Amelia Earhart II

 

Lead: Her name was famous around the world and not just for her epic flying accomplishments. She was a consummate believer that women had an equal place with men, and then over the Pacific in 1937 Amelia Earhart was lost.

Intro.: A Moment in Time with Dan Roberts.

Content: Though she grew up in a more conventional Victorian era, Earhart was in spirit a child of the twentieth century. A strong promoter of women’s rights, from childhood she had participated in those arenas usually reserved for boys and then men. She believed that notions of retiring femininity were outdated and everything she did paved the way for women to follow: athletically, professionally, and personally. Her position on the faculty of Purdue University, advising on aeronautics and women’s career opportunities, allowed her to influence a new generation of women leaders.

Amelia Earhart I

 

Lead: Among pioneer aviators, only Charles Lindbergh exceeded the fame and accomplishments of Amelia Earhart. She was a model and inspiration for millions, including millions of women.

Intro.: A Moment in Time with Dan Roberts.

Content: Born in Victorian-era Kansas in 1897 of a prosperous family, Earhart early on demonstrated an independent spirit, an inclination toward adventure, and robust imagination. She refused to be trapped in the usual roles reserved for girls and then later women, playing a variety of sports and showing a remarkable curiosity about all things mechanical. Yet, Earhart read voraciously and had little difficulty succeeding in the affairs of the mind.

Barbarossa II

 

Lead: By December 1940 Adolf Hitler had decided to attack Soviet Russia late the following spring. In March he compounded that blunder with a catastrophic error born of pure rage.

Intro.: A Moment in Time with Dan Roberts.

Content: Before Hitler could attack Russia he had to clean up the deteriorating situation in the Balkans. He rescued the Italian Army which was being beaten up by Greeks, he dragooned the Bulgarians into the Tripartite Alliance with Germany and Italy, and he thought he had browbeaten the Yugoslav government into same fate, but the Yugoslavs were made of sterner stuff. A popular uprising in March overthrew the Yugoslav regime and let it be known that that little country would not be a puppet of Berlin. Hitler absolutely hit the ceiling, launching into a wild rage, and ordered his generals to level Belgrade with bombing and crush the Yugoslavs.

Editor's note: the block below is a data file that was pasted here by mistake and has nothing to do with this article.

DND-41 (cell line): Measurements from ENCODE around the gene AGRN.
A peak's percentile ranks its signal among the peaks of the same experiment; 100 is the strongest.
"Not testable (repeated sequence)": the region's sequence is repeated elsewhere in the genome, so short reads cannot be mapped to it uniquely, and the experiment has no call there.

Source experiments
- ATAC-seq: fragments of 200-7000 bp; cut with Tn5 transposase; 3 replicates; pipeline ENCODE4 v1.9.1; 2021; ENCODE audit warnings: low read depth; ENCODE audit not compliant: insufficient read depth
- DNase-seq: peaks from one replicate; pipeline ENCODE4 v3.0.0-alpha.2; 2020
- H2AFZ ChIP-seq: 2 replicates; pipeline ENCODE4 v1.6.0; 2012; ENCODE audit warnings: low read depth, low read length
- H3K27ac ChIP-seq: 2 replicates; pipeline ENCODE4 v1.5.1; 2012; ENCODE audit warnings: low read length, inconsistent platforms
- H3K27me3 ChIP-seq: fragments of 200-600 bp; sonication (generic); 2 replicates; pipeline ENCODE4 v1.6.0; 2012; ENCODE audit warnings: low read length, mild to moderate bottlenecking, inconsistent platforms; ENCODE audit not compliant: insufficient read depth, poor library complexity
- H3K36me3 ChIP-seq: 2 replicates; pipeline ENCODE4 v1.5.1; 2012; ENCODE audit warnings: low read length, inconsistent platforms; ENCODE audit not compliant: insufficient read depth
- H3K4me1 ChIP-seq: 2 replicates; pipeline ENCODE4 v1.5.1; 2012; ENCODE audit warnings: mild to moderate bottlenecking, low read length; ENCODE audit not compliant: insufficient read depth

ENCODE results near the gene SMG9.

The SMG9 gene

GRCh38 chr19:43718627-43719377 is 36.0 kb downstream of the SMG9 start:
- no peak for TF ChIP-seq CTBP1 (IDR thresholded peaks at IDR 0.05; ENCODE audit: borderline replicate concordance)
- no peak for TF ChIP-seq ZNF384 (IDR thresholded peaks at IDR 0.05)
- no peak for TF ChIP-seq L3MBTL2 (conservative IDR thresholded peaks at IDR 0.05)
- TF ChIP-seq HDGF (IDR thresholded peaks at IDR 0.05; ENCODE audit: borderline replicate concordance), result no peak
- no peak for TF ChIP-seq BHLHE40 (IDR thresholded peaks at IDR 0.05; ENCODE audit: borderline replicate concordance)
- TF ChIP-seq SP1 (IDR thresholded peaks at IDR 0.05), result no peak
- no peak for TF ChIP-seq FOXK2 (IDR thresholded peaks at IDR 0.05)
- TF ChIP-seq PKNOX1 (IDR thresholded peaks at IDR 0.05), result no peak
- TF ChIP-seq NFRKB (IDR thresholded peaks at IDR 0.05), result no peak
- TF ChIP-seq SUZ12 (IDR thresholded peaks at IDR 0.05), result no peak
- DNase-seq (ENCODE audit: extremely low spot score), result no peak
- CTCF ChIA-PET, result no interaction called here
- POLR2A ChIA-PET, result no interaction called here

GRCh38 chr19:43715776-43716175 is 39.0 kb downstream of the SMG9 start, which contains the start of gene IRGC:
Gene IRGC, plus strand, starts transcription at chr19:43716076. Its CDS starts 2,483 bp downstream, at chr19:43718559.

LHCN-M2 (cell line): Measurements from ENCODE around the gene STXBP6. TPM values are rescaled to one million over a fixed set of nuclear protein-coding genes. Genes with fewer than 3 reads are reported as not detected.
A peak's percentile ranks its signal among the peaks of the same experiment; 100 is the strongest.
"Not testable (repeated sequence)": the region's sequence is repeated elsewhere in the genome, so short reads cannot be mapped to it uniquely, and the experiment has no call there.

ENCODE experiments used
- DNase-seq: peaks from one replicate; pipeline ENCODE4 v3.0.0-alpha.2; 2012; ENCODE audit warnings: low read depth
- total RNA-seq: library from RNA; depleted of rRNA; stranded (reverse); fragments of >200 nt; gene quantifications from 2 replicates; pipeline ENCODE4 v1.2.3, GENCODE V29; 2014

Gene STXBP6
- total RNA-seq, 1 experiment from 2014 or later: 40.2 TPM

Barbarossa I

Lead: In June 1941 Adolf Hitler launched what would become his greatest blunder. Like Napoleon before him, he attacked Russia and endured the same crushing, disastrous defeat.

Intro.: A Moment in Time with Dan Roberts.

Content: The thieves had already begun to fall out. Hitler and Stalin were quite willing to carve up defenseless Poland in 1939, but with the collapse of France in the West, Hitler began cast his eyes to the East seeking Lebensraum, literally “living space,” a vital part of Nazi doctrine asserting that Germany had as its right possession of the land of those considered racially impure, mostly in the East. This brought Russia and Germany the two great European military, political, and social superpowers, into fatal conflict.

Texas Invades New Mexico

Lead: After independence the new Republic of Texas experienced some acute growing pains.

 Tag: A Moment in Time with Dan Roberts.

 Content Texas won its independence from Mexico in 1836. The disaster of the Alamo was soon followed the defeat of Mexican General Santa Anna at San Jacinto. Sam Houston's experience as Governor of Tennessee and popularity as the architect of Texas' victory carried him into the Presidency of the New Republic.

 

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